April 25 (Bloomberg) -- MTU Aero Engines Holding AG Chief Financial Officer Reiner Winkler said Germany’s largest engine maker has intensified currency hedging to lock in advantageous dollar rates.
Effort to secure long-term dollar contracts were increased in recent months, with about 80 percent of sales this year covered, Winkler said on a call. Hedges were bought at around $1.30 per euro, and the cover rate compares with 70 percent at the same time last year, he said.
European aerospace companies such as MTU have large exposure to swings in the dollar exchange rate with sales denominated in the U.S. currency while much of their cost base is in euros. The currency contracts are intended to reduce earnings volatility.
MTU’s average currency hedge rate for 2013 has declined to $1.31, according to a presentation to analysts from the Munich-based company. The hedge rate for this year was $1.33 a year ago when about half the contracts were covered.
The hedge rate for 2014, where MTU has 56 percent of sales covered, is $1.30, with a further improvement to $1.27 in 2015, the company said as it reported first quarter results that saw sales increase 35 percent.
The revenue boost reflects strong growth in commercial engine activities, departing Chief Executive Officer Egon Behle said on the call. Increasing production of International Aero Engine V2500 powerplants for the Airbus SAS A320 airliners helped lift commercial powerplant sales by almost 65 percent.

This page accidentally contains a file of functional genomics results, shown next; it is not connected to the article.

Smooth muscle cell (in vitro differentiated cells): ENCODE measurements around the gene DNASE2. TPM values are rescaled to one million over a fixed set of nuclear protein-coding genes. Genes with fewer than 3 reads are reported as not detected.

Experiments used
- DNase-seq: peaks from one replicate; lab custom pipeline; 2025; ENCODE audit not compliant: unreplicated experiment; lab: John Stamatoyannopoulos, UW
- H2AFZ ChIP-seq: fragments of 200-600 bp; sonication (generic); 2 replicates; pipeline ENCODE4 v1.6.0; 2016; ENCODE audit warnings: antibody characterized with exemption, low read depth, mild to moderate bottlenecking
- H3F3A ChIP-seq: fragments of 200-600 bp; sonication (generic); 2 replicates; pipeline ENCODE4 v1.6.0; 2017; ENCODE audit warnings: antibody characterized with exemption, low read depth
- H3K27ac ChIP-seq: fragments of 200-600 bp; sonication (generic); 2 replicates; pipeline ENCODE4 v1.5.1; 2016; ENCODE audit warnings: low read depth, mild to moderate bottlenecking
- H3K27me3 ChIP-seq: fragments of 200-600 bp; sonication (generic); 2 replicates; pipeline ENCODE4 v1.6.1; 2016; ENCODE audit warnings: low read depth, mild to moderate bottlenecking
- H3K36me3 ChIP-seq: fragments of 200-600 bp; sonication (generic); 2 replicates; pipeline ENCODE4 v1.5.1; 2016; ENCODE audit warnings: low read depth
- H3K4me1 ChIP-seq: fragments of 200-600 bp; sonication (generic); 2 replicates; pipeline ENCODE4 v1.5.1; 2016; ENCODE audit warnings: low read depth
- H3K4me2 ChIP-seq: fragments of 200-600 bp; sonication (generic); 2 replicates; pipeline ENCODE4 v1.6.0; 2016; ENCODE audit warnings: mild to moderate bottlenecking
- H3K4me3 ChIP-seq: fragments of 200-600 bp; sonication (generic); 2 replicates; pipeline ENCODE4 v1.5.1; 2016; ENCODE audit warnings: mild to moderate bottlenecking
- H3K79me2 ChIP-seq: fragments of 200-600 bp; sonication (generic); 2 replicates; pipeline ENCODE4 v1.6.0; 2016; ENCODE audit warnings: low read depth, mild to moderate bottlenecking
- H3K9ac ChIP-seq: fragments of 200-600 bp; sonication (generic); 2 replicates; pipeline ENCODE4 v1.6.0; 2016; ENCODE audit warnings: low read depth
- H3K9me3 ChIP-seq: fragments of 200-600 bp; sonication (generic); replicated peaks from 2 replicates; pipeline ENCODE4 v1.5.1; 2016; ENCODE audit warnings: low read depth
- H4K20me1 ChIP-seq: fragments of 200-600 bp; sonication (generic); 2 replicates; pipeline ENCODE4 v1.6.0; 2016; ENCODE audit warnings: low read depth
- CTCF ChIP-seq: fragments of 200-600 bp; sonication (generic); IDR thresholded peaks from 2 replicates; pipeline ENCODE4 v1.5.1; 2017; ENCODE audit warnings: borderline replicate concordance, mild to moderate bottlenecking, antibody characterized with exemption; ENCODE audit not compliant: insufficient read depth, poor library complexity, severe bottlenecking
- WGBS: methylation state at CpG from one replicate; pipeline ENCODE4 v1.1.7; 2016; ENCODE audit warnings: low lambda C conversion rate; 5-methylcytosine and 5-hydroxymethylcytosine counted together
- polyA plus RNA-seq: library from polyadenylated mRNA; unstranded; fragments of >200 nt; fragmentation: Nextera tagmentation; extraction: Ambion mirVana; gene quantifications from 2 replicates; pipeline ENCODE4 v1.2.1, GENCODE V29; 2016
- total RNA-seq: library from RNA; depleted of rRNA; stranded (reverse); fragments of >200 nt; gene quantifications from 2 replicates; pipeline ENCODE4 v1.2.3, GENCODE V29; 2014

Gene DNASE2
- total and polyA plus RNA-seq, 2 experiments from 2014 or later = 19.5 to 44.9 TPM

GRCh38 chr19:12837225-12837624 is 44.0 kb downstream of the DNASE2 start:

MTU is in talks with other engine companies to secure work on several new aircraft programs. Boeing Co. last month named General Electric Co. the exclusive engine provider for its future 777X long-haul plane. MTU is seeking a role on that powerplant, said Behle, who will leave the company at year-end.
Boeing Chief Executive Officer Jim McNerney said yesterday the engines and a new composite wing should deliver 90 percent of the improved value the 777X is supposed to deliver. A decision to offer the aircraft to customers could come this year, with first deliveries around the end of the decade, he said.
MTU also is in talks with United Technologies Corp.’s Pratt & Whitney unit about a role on the geared turbofan engine Embraer SA will use on its modernized regional jets, Behle said. MTU is already a partner on the engine to be used by aircraft such as the Airbus A320neo and Bombardier Inc. CSeries.
Behle said orders and options, including some not yet announced, take the backlog for the geared turbofan beyond 3,500 engines.
To contact the reporter on this story: Robert Wall in London at firstname.lastname@example.org
To contact the editor responsible for this story: Benedikt Kammel at email@example.com